As it has been demonstrated, it is possible for serious acts of terrorism to be prosecuted as international crimes sourced in both the universal instruments against terrorism, other crime-related international instruments, as well as in customary international law.
In order to secure a possible conviction, however, it is necessary to find an appropriate forum in which suspected terrorists may be effectively and appropriately investigated, prosecuted, and, if convicted, sentenced. There can also be issues surrounding where such a person is to be imprisoned. Due to the complexities and serious nature of the terrorist crimes examined in this Module, it may well be more appropriate for them to be dealt with by an international court or tribunal, not only due to the wider interest of and impact upon the international community that such offences can have, but also because many national legal systems do not have the necessary expertise and resources to deal with such significant crimes. This was one of the original factors that led Trinidad and Tobago to seek the creation of the International Criminal Court, i.e., due to the complexity of transnational drug offences (see e.g. Bagoo, 2011).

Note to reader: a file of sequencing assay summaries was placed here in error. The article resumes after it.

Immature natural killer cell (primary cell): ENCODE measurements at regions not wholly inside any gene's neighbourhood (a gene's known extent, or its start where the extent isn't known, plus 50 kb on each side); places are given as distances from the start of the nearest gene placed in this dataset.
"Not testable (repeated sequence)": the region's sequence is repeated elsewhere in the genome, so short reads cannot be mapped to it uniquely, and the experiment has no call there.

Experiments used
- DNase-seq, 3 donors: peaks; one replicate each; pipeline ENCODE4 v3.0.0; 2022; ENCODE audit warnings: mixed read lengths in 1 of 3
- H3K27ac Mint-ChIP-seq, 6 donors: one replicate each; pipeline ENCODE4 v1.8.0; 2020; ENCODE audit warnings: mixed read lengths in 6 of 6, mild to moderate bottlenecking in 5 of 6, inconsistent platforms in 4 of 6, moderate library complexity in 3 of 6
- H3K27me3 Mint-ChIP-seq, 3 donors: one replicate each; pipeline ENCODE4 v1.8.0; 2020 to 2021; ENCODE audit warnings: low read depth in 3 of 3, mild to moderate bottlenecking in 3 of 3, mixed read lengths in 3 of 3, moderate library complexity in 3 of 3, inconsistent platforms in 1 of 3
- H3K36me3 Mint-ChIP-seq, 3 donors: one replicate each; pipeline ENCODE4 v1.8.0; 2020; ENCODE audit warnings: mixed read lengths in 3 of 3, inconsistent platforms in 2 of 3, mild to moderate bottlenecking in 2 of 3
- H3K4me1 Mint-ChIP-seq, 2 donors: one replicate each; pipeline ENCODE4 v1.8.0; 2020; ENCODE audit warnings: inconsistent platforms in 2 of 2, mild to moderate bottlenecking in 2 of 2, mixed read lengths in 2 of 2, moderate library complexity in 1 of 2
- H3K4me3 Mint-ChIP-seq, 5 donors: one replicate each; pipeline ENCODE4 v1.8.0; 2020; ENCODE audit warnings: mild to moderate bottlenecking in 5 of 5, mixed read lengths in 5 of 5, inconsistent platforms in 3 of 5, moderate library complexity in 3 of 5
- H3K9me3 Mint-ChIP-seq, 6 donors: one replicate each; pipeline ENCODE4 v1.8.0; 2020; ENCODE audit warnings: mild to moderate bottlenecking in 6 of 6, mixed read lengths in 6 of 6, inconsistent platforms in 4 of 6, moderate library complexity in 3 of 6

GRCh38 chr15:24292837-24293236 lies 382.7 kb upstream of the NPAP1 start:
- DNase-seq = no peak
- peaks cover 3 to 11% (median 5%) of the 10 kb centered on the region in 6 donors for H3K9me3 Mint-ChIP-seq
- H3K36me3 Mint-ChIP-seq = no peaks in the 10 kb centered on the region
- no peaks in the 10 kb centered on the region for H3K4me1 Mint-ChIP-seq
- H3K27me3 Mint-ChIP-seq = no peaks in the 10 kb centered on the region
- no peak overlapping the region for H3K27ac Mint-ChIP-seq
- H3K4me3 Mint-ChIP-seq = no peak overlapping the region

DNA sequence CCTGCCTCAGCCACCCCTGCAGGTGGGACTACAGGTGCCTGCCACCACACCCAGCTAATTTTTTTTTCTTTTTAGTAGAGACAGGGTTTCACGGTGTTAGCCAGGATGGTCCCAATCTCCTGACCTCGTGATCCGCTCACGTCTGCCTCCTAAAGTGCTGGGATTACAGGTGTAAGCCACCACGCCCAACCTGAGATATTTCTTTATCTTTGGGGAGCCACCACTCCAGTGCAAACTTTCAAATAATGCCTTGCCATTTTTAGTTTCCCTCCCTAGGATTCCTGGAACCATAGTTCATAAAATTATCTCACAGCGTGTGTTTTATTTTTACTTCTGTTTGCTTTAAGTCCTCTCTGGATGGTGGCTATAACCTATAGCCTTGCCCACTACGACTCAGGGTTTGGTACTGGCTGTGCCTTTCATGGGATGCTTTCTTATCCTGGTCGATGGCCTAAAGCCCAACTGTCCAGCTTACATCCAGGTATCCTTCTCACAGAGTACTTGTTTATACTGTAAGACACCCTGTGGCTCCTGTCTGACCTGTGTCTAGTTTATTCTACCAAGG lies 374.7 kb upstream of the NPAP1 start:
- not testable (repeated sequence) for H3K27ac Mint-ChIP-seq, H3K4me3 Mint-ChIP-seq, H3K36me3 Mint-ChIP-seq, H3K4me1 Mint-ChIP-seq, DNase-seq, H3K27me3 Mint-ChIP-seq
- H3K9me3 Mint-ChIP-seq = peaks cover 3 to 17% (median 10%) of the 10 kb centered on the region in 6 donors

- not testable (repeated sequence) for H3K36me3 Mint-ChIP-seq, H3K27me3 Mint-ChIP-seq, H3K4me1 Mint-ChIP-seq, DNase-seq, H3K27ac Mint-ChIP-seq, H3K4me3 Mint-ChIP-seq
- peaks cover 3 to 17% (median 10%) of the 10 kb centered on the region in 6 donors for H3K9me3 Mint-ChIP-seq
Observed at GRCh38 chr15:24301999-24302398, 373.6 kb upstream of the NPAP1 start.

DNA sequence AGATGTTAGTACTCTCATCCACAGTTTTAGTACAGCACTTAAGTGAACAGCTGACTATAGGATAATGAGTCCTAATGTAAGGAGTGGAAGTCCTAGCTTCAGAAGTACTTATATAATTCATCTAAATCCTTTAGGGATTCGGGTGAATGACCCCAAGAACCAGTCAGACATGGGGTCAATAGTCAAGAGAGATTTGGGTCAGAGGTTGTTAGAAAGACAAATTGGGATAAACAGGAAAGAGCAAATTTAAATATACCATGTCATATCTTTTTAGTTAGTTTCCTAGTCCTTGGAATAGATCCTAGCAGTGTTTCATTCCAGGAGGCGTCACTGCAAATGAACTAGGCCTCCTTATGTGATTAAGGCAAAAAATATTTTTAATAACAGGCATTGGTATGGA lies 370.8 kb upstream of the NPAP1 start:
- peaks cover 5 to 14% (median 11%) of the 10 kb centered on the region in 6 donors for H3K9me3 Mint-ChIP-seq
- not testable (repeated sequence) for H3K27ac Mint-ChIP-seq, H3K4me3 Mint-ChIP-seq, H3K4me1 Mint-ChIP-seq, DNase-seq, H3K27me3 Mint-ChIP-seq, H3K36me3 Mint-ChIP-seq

Although they can be financially very costly and take a long time to get up and running, as demonstrated by the recent experiences of the International Criminal Court, international courts and tribunals have accompanying benefits as well. These can include the necessary technical and administrative expertise to manage sensitive and voluminous legal and political materials, and developing best practices, notably for securing justice and reparations for victims when national systems are unable to provide them with effective remedies.
That said, these courts and tribunals can encounter many of the same difficulties experienced by national courts, such as the reluctance or refusal even of States parties to the Rome Statute to disclose or hand over important evidence or suspects, despite their obligations under the treaty to cooperate fully with the International Criminal Court. That said, various mechanisms exist for dealing with such issues. For example, any citing of national security reasons as grounds for a refusal to cooperate are reviewable by Chambers and many result in negative inferences for the State concerned. Ultimately and exceptionally, in the most serious instances, compliance may be forced through legal means such as the adoption of a Chapter VII Security Council resolution (see e.g. UNSC Resolution 1207 (1998)).